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Southern University is one of two medical cannabis license-holders in Louisiana. As part of the state’s legislation, the school must partner with a private business to grow and distribute products. The school’s expertise is meant as a research-grounded backbone for the business enterprise.

Pennyslvania-based Ilera Holistic Healthcare contracted with Southern University in late 2018 to begin cultivating cannabis and developing products for Louisiana patients. (The school had previously contracted with Advanced Biomedics, which didn’t get far with its cannabis cultivation plans.)

Now, Ilera is bringing its products to market. According to the Baton Rouge Advocate, Ilera is making its tinctures and topicals available to Louisiana’s nine licensed dispensaries (“pharmacies” in the state’s terminology). As the state law is written, flower is not permitted.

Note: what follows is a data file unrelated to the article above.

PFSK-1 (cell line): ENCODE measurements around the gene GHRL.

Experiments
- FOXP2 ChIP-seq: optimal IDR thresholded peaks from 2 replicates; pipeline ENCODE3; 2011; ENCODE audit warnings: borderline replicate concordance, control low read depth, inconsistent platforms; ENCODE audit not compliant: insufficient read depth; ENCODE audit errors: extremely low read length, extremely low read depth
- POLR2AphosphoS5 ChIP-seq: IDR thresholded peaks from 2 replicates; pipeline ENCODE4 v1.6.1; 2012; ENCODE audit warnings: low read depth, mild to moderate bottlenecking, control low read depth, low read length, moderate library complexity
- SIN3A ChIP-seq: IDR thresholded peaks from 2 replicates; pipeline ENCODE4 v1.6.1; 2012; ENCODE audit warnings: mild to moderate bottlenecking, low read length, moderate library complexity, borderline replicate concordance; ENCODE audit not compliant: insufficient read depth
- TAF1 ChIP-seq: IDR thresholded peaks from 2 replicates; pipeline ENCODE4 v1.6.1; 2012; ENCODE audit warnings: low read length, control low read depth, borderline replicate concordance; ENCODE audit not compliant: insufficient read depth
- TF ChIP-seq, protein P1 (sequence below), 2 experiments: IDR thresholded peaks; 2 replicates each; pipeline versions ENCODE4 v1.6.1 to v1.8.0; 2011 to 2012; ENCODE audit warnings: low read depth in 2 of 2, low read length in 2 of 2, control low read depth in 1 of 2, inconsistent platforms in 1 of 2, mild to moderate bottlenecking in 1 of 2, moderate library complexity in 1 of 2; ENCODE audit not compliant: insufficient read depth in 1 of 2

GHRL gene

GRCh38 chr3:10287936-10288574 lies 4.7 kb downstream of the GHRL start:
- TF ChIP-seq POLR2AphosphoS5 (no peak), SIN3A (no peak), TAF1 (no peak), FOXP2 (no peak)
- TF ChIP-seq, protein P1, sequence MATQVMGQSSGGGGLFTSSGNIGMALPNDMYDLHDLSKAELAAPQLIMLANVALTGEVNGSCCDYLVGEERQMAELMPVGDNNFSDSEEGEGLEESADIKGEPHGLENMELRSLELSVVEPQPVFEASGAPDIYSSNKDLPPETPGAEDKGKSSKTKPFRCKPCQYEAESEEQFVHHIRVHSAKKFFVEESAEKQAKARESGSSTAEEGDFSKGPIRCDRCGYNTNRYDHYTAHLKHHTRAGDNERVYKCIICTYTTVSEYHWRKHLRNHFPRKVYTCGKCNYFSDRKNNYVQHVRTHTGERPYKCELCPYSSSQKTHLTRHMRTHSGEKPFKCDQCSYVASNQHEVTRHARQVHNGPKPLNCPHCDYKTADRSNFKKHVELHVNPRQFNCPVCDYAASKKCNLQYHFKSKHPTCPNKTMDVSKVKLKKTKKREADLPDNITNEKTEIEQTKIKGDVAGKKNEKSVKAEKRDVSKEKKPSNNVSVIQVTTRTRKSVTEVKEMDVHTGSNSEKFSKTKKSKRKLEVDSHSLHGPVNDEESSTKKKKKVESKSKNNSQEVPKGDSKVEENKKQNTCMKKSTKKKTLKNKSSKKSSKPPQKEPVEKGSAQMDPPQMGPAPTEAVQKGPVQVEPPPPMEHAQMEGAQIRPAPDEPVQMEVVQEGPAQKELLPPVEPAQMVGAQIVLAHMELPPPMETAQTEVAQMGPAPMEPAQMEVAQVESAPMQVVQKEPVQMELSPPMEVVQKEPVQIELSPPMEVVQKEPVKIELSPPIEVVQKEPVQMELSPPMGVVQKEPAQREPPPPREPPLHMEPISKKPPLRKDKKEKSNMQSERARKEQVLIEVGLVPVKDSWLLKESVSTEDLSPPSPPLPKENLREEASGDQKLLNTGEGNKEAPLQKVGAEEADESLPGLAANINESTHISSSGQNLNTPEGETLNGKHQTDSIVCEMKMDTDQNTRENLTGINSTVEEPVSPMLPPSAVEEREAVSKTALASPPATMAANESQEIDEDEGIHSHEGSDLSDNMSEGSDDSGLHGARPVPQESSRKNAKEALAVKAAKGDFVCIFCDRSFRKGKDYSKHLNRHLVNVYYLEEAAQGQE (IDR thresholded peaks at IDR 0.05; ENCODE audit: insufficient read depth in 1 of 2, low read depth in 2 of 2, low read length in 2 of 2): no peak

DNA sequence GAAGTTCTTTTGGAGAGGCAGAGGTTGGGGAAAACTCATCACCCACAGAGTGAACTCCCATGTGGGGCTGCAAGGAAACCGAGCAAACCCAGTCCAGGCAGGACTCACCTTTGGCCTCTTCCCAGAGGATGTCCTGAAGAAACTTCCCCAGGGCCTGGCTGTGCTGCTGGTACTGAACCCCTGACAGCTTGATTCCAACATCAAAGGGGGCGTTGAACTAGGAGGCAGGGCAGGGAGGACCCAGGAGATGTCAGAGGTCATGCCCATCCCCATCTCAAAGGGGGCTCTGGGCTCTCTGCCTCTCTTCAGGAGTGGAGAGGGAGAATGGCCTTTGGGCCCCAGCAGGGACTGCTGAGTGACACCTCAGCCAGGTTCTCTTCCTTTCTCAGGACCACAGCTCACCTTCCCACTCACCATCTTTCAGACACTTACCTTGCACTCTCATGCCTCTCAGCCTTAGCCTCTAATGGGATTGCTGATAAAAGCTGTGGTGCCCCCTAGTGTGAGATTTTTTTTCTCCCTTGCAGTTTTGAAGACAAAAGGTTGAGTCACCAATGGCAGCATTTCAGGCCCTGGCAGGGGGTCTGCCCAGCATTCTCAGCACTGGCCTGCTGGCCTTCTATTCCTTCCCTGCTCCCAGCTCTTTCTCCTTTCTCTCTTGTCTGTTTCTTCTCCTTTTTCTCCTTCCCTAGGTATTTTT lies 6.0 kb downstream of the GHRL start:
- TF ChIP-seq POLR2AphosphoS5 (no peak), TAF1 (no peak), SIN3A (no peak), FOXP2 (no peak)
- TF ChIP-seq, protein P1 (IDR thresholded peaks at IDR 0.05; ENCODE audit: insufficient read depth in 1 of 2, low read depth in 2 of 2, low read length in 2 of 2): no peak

“The more products which come on board, the cheaper the cost becomes and the easier access for patients,” H&W Dispensary owner Henry Ruston told the newspaper. “One of the biggest challenges we had was changing the stigma of marijuana. We had a lot of patients in pain and they were thinking of marijuana as smoking up and stuff, but this is something you just put under your tongue.”The other player in the state’s medical cannabis market is Louisiana State University, which first worked with GB Sciences out of Nevada to cultivate its plants. In late 2019, GB Sciences sold its Louisiana subsidiary to Wellcana Group.

While the state’s medical cannabis law was approved by legislators in 2016, the path to a competitive marketplace has been slow. Along the way, companies have come and gone, while patients have railed against regulators and businesses for delaying access to medicine. Even now, with Ilera formally entering the retail end of the supply chain, prices remain high across the state. 

Beginning next month, however, physicians in Louisiana will be allowed to recommend medical cannabis for any condition that is “debilitating to an individual patient and is qualified” to be treated. The thinking is that this will open the marketplace to more patients and galvanize the supply-and-demand curves.

Published at Wed, 08 Jul 2020 21:00:00 +0000